When’s the best time to see an artist? For Michael Jackson it was probably his epic 123 date 'Bad' tour in 1988. Plenty say David Bowie was never better than on his final world tour in 2003, while plenty of acts never top the initial adrenalin rush of their early shows. But for Kendrick Lamar, it’s probably right now. Three albums in (not including 2016’s ‘Untitled unmastered.’), the Compton rapper has a back catalogue of surefire bangers to rival artists with careers decades long and is in the enviable position of putting out zero dud music so far.
Largely holding off touring till now, the 30-year-old’s headline tour sold out almost instantly and not even the hour-plus wait to get into the cavernous 02 arena can dampen the spirits of those who’ve shelled out close to a hundred quid for the pleasure of being here tonight. Opening proceedings with a mock 70s Kung-Fu movie playing on the huge screen, introducing Kendrick as Kung-Fu Kenny, (the alter-ego he refers to himself as throughout the ‘Damn’ album), Kendrick appears alone on-stage, crouched towards the front, dressed in an all-black martial arts inspired ensemble.
Opening with ‘DNA’ and ‘Element’ from ‘Damn’, he works the sparse stage alone, before a masked performer in white comes to spar with his diminutive figure. With bizarre video footage showing a gruesome close-up of eye-surgery, plus footage of a human embryo playing behind him the early exchanges of the show have as much in common with a conceptual art piece as any hip hop show Mixmag has seen before.
But despite the pretentions to supposedly higher art forms, Kendrick never once delineates from being relentlessly entertaining. A lone figure on stage for most of the show (his band play out of sight to the right of the stage), the 5.5” rapper seems to grow in stature with every new song. By the time he addresses the audience after five songs with a coy ‘We agree to make this a special occasion right?’, he must even have the particularly grouchy 02 security eating out of the palm of his hands. Much of the music is given a beefed up rock treatment, something that can often leave hip hop feeling a little stodgy and bloated in the live arena. But here it works a treat, adding to the already stinging punch of Kendrick’s productions.
This technique works best on ‘Money Trees’, performed from a rising platform in the middle of the crowd, while his anonymous guitarist solos over the outro and practically every person in the arena shines the torch light form their phones. It’s a moment that suggests Kendrick would be equally adept at holding whole stadiums in the awe, as he is indoor arenas. A few tracks later he’s back on stage performing the sway worthy ‘Pride’ while suspended horizontally.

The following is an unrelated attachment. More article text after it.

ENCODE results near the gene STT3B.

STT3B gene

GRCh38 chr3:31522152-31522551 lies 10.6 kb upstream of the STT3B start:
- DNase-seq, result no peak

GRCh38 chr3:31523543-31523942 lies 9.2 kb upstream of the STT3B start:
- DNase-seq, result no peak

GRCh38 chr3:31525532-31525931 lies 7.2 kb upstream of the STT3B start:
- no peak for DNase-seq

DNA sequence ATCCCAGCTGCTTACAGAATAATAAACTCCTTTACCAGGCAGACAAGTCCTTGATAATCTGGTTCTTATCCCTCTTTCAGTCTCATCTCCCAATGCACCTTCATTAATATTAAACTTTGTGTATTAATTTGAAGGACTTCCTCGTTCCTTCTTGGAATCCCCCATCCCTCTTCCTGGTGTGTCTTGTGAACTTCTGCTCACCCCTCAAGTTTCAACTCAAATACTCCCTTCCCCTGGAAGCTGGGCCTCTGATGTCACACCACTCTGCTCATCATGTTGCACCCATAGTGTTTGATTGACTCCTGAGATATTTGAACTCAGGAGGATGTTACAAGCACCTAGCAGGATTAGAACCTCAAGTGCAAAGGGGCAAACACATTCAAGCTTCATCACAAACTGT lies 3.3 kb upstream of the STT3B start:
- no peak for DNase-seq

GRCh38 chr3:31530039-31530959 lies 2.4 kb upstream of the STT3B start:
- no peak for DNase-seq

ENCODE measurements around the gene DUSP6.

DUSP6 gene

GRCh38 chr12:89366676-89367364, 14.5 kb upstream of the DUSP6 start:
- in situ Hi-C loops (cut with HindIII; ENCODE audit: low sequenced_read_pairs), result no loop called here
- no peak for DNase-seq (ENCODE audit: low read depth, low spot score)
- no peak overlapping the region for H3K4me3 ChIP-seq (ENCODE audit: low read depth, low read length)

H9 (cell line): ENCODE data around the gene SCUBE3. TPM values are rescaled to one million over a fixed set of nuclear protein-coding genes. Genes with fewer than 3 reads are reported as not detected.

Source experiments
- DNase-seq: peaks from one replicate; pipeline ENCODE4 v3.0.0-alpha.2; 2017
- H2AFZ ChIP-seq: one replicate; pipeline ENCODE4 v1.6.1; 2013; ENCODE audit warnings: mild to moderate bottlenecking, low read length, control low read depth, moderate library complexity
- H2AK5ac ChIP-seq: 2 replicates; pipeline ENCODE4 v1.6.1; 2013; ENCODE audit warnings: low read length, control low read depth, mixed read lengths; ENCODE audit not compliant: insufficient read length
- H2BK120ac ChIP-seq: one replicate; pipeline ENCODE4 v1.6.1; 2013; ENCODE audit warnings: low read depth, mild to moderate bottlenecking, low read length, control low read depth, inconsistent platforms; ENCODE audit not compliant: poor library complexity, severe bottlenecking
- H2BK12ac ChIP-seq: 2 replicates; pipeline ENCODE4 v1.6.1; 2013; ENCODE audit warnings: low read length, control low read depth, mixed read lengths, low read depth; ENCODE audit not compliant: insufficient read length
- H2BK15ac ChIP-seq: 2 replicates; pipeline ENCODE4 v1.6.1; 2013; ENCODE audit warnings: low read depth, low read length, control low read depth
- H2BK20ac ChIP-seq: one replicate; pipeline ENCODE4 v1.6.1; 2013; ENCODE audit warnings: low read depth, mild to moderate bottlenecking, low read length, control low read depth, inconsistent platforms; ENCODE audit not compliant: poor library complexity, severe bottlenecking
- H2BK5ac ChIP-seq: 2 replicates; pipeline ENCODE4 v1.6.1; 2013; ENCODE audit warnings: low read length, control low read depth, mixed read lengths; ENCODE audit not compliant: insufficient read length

While so many hip hop live shows leave you with a feeling of getting shortchanged (late stage arrivals, too many guest-spots for the rappers enormous crew, tedious crowd interaction and bad PA systems come to mind here) Kendrick’s live show leaves you thinking you got every single penny of your money’s worth. His magnetic charisma alone shines throughout but it’s the sense that he’s putting every single ounce of his energy into the incredibly tight and focused performance that really raises the levels. When he flashes a wry smile and tells the crowd ‘that’s a whole lot of words to remember, you really do know your shit,” after the whole crowd raps most of ‘Humble’ back at him, you get the feeling that he is genuinely moved by the reaction in the room. That rarest of things, a humble rapper, you might say. Judging by tonight, Kendrick has far more reason than most to not be.
Check out the setlist below
Sean Griffiths is Mixmag's Deputy Editor and one of the most humble journalists of our generation, follow him on Twitter
DNA. ELEMENT.YAH. (Intro) into King Kunta
New Feeezer (Rich The Kid collab)
Collared Greens (ScHoolboy Q collab)
Swimming Pool (Drank)
Bitch, Don't Kill My Vibe